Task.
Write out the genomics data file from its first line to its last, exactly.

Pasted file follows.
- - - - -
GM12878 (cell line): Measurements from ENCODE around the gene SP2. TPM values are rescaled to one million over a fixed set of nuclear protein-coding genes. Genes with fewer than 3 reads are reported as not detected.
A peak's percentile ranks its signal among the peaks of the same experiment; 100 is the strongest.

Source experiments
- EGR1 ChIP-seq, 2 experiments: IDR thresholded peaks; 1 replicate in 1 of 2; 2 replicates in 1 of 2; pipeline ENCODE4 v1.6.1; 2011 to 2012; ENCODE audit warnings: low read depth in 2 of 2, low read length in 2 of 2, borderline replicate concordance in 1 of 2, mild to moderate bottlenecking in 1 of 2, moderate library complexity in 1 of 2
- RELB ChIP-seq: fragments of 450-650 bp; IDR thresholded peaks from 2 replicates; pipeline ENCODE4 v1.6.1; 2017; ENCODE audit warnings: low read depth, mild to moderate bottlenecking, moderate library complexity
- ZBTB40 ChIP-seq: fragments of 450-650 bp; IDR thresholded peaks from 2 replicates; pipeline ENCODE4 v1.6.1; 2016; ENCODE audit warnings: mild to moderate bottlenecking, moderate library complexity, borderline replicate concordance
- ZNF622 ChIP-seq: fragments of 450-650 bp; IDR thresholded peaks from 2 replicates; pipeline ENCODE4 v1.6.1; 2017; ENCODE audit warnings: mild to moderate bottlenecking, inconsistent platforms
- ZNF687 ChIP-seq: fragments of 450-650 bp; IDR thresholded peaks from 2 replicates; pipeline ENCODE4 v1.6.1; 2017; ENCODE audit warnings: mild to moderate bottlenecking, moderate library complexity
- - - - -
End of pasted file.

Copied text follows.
GM12878 (cell line): Measurements from ENCODE around the gene SP2. TPM values are rescaled to one million over a fixed set of nuclear protein-coding genes. Genes with fewer than 3 reads are reported as not detected.
A peak's percentile ranks its signal among the peaks of the same experiment; 100 is the strongest.

Source experiments
- EGR1 ChIP-seq, 2 experiments: IDR thresholded peaks; 1 replicate in 1 of 2; 2 replicates in 1 of 2; pipeline ENCODE4 v1.6.1; 2011 to 2012; ENCODE audit warnings: low read depth in 2 of 2, low read length in 2 of 2, borderline replicate concordance in 1 of 2, mild to moderate bottlenecking in 1 of 2, moderate library complexity in 1 of 2
- RELB ChIP-seq: fragments of 450-650 bp; IDR thresholded peaks from 2 replicates; pipeline ENCODE4 v1.6.1; 2017; ENCODE audit warnings: low read depth, mild to moderate bottlenecking, moderate library complexity
- ZBTB40 ChIP-seq: fragments of 450-650 bp; IDR thresholded peaks from 2 replicates; pipeline ENCODE4 v1.6.1; 2016; ENCODE audit warnings: mild to moderate bottlenecking, moderate library complexity, borderline replicate concordance
- ZNF622 ChIP-seq: fragments of 450-650 bp; IDR thresholded peaks from 2 replicates; pipeline ENCODE4 v1.6.1; 2017; ENCODE audit warnings: mild to moderate bottlenecking, inconsistent platforms
- ZNF687 ChIP-seq: fragments of 450-650 bp; IDR thresholded peaks from 2 replicates; pipeline ENCODE4 v1.6.1; 2017; ENCODE audit warnings: mild to moderate bottlenecking, moderate library complexity